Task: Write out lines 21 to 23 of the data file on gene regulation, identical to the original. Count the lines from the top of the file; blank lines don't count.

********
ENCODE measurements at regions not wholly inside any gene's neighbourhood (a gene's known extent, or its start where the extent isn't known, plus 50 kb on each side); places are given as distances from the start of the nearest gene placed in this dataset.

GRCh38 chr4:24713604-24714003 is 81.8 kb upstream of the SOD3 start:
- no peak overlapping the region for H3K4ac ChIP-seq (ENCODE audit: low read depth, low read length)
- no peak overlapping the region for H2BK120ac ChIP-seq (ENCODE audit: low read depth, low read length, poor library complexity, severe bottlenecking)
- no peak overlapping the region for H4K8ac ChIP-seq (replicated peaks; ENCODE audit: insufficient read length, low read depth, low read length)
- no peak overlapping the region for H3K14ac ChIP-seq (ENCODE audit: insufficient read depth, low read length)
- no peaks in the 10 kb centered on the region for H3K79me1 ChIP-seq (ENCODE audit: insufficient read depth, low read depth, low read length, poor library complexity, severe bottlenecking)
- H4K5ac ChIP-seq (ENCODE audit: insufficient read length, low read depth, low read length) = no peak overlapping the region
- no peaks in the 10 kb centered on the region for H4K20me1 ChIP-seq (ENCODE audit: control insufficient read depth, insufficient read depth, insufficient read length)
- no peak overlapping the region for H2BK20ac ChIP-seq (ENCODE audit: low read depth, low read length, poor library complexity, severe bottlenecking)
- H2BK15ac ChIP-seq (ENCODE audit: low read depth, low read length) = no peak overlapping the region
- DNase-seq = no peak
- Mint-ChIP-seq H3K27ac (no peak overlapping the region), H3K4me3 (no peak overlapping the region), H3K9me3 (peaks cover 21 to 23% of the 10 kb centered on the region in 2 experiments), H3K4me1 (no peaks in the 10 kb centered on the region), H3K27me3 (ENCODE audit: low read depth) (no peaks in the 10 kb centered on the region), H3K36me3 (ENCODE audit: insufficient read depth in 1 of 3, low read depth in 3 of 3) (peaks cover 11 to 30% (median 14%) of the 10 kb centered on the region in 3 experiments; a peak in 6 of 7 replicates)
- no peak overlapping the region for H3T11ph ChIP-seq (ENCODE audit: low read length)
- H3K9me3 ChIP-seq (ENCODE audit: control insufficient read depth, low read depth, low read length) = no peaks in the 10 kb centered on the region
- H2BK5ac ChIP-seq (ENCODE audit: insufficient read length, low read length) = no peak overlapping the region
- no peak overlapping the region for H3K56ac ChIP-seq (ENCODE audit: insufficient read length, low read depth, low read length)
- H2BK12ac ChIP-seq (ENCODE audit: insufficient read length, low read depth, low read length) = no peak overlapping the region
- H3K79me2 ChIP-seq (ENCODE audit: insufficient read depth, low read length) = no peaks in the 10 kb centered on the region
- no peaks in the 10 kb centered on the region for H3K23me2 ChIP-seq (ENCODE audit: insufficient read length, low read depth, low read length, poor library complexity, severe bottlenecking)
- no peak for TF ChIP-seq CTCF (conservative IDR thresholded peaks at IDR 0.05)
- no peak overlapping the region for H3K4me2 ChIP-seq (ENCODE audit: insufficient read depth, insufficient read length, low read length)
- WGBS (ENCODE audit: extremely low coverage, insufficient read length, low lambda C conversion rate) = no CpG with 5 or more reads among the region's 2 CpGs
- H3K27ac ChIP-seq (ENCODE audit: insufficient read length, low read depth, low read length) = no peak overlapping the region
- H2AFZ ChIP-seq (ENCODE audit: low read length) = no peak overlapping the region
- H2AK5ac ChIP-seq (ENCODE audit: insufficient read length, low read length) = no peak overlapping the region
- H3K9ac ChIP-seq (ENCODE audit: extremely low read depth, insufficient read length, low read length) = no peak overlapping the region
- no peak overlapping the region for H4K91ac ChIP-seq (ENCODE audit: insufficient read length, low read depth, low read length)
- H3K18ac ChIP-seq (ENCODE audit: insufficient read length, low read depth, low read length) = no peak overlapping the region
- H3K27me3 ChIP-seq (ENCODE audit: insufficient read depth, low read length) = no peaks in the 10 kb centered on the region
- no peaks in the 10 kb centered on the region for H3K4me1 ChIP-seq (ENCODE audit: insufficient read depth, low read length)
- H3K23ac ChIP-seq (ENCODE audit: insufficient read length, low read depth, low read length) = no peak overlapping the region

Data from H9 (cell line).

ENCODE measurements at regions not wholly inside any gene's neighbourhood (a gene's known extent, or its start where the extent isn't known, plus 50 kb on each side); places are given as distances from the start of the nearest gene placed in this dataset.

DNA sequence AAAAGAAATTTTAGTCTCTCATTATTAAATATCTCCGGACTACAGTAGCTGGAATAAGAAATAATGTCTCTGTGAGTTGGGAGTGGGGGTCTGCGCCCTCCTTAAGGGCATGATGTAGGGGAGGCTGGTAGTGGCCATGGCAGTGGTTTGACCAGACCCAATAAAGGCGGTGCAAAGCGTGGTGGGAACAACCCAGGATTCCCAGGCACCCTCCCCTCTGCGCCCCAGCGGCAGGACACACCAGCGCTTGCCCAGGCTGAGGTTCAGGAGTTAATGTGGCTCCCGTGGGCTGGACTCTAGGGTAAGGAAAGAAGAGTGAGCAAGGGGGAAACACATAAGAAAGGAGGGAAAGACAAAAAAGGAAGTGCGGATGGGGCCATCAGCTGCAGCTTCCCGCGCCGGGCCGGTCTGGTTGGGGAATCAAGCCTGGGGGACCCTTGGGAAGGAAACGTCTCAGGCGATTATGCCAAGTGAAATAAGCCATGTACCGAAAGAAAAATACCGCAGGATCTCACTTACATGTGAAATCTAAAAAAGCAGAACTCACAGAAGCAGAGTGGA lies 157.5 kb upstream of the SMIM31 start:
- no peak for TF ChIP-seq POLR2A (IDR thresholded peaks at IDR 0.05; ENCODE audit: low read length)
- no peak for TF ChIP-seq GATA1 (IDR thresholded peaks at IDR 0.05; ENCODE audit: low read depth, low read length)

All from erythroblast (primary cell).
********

- no peak for TF ChIP-seq CTCF (conservative IDR thresholded peaks at IDR 0.05)
- no peak overlapping the region for H3K4me2 ChIP-seq (ENCODE audit: insufficient read depth, insufficient read length, low read length)
- WGBS (ENCODE audit: extremely low coverage, insufficient read length, low lambda C conversion rate) = no CpG with 5 or more reads among the region's 2 CpGs